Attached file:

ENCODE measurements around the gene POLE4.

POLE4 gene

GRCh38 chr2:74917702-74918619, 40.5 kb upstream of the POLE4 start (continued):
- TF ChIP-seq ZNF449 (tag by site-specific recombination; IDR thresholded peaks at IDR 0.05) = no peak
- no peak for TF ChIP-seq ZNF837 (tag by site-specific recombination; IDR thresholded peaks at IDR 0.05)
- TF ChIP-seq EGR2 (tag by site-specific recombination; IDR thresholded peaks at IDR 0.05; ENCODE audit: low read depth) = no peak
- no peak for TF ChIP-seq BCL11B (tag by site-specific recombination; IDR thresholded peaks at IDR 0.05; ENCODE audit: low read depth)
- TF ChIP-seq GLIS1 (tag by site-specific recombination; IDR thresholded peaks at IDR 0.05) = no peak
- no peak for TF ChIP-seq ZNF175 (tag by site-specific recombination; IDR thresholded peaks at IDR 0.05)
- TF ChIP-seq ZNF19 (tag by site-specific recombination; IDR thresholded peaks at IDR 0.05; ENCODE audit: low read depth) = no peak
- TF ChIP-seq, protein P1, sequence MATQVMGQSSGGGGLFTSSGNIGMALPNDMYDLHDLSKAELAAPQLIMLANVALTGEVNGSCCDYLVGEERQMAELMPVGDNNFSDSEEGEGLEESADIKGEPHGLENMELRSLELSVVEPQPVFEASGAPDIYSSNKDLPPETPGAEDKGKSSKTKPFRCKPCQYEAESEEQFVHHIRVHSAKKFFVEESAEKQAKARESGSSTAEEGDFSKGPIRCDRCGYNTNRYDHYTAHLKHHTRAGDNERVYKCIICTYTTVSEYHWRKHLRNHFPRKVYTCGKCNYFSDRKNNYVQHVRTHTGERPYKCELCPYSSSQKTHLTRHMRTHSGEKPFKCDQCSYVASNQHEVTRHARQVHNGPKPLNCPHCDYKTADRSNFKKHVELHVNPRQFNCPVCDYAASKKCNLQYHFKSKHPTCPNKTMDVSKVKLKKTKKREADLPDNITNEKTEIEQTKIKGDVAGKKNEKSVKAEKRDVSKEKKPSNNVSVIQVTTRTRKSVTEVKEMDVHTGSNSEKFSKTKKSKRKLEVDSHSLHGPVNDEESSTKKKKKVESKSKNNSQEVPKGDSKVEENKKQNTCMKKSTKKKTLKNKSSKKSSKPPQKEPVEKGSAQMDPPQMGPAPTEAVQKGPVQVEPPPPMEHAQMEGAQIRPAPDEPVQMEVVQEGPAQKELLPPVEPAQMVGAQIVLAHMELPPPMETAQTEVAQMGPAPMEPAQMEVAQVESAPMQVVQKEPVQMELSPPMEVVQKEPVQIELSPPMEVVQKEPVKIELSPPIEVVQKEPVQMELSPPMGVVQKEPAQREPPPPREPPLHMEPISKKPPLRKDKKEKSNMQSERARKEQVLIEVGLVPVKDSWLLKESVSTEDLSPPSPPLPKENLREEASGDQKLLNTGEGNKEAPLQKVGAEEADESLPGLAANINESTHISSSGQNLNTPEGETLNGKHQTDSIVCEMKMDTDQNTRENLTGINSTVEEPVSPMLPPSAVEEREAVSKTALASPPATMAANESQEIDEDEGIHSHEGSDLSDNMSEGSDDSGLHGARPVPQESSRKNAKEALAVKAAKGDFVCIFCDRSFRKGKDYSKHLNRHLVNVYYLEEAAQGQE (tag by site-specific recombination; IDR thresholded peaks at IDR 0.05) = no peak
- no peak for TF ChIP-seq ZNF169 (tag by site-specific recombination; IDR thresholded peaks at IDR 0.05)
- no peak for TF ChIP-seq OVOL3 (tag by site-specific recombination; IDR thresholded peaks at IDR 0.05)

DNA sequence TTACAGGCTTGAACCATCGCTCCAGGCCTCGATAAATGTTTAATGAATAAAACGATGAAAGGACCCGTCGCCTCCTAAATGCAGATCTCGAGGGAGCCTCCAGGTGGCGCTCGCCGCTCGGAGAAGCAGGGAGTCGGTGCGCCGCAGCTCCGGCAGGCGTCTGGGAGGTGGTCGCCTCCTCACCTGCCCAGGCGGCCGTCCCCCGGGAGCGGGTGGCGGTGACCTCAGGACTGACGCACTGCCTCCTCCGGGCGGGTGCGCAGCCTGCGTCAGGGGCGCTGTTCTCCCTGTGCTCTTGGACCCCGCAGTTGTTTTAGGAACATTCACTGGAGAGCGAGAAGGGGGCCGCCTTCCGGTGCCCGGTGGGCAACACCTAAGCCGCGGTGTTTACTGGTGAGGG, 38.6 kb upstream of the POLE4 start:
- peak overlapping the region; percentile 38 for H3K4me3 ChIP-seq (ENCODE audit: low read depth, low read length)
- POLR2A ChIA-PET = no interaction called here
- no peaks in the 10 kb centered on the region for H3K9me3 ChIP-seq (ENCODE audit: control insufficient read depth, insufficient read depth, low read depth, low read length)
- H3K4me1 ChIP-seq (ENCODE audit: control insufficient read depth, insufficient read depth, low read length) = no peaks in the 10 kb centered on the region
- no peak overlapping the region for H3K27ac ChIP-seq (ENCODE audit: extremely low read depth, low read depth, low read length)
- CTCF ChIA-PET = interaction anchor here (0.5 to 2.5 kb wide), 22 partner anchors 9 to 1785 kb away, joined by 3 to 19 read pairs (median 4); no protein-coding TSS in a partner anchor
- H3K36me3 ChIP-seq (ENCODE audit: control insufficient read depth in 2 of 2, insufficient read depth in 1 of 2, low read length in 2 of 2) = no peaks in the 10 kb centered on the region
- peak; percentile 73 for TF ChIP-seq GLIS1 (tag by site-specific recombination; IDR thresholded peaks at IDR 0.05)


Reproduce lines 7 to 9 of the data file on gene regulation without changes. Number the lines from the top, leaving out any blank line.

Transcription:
- no peak for TF ChIP-seq BCL11B (tag by site-specific recombination; IDR thresholded peaks at IDR 0.05; ENCODE audit: low read depth)
- TF ChIP-seq GLIS1 (tag by site-specific recombination; IDR thresholded peaks at IDR 0.05) = no peak
- no peak for TF ChIP-seq ZNF175 (tag by site-specific recombination; IDR thresholded peaks at IDR 0.05)